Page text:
Irrawaddy Flotilla Company

Irrawaddy Flotilla Company

Irrawaddy Flotilla Company

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Description:
The Irrawaddy Flotilla Company (IFC) was a passenger and cargo ferry company, which operated services on the Irrawaddy River in Burma, now Myanmar. The IFC was British-owned, and was managed by P Henderson & Company from Glasgow, Scotland. The IFC operated from 1865 until the late 1940s. At its peak in the late 1920s, the IFC fleet was the largest fleet of river boats in the world, consisting of over 600 vessels carrying some 9 million passengers a year.

Beginnings

The IFC was formed in 1865, primarily to ferry troops up and down the Irrawaddy River and delta. Soon, the company was carrying passengers, rice, government stores, and mail from Rangoon to Prome and, in 1868, to Bhamo. Click to see a photograph of Beeloo, a mail steamer of the IFC.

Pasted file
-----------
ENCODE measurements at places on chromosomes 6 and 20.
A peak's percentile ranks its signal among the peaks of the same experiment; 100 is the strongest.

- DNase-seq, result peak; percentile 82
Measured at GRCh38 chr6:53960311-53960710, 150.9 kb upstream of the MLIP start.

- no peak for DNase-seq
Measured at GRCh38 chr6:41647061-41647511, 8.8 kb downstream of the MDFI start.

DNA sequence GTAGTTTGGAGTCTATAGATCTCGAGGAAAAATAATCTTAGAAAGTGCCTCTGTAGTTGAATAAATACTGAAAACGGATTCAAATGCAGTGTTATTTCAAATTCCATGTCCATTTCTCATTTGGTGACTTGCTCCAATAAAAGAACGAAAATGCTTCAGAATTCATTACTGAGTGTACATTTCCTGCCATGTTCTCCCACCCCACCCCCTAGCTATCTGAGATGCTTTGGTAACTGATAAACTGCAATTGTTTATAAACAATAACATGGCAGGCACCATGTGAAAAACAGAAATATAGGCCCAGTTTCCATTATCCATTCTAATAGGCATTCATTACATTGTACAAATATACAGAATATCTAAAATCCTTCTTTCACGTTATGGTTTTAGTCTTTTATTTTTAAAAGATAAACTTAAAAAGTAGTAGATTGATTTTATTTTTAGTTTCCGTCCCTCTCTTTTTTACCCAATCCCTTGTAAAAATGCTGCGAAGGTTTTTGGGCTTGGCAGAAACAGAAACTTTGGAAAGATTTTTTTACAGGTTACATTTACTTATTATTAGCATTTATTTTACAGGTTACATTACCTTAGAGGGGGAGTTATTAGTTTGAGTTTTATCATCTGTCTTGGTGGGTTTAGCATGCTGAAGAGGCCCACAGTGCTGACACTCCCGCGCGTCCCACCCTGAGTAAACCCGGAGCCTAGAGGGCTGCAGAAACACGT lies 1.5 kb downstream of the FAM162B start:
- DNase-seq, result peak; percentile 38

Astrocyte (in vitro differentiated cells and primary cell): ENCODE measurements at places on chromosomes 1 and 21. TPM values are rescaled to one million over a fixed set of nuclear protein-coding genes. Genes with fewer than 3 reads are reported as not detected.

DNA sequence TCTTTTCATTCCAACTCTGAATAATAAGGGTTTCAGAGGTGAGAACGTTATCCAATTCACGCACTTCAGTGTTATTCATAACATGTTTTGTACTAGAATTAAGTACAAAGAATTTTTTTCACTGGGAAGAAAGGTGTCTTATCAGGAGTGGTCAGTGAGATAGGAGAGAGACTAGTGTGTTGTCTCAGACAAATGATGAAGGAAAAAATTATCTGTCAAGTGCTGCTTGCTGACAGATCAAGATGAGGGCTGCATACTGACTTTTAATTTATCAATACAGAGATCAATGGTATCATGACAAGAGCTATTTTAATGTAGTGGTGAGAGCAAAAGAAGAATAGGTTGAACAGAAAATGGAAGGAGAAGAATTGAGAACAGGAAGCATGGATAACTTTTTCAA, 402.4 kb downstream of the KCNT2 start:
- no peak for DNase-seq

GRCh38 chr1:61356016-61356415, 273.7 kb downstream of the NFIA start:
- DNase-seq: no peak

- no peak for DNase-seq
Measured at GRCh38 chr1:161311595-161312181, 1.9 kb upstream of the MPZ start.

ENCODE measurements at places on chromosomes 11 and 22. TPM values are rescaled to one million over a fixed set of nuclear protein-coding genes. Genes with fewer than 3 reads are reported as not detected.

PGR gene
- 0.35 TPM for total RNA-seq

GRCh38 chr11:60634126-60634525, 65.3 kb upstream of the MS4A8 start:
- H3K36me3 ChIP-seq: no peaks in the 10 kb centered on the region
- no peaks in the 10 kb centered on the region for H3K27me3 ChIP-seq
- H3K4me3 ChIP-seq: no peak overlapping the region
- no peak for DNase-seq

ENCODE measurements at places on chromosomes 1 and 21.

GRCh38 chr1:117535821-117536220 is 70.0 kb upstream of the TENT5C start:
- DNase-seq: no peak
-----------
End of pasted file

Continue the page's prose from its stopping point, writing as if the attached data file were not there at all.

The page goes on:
The ferry became indispensable to the oil fields up river at Yenangyaung and Chauk for carrying supplies and heavy equipment. Partly because the railway to Mandalay followed the path of the Sittaung River rather than the Irrawaddy River, the company stayed relevant and useful well into the twentieth century, even after independence from Britain.

The ships, which were paddle steamers, were built in Scotland, before being dismantled and transported to Burma for reassembly. When the Japanese invaded Burma in World War II, Manager of the IFC's Burma fleet, John Morton, ordered the scuttling of all 600 ships in his fleet. This...
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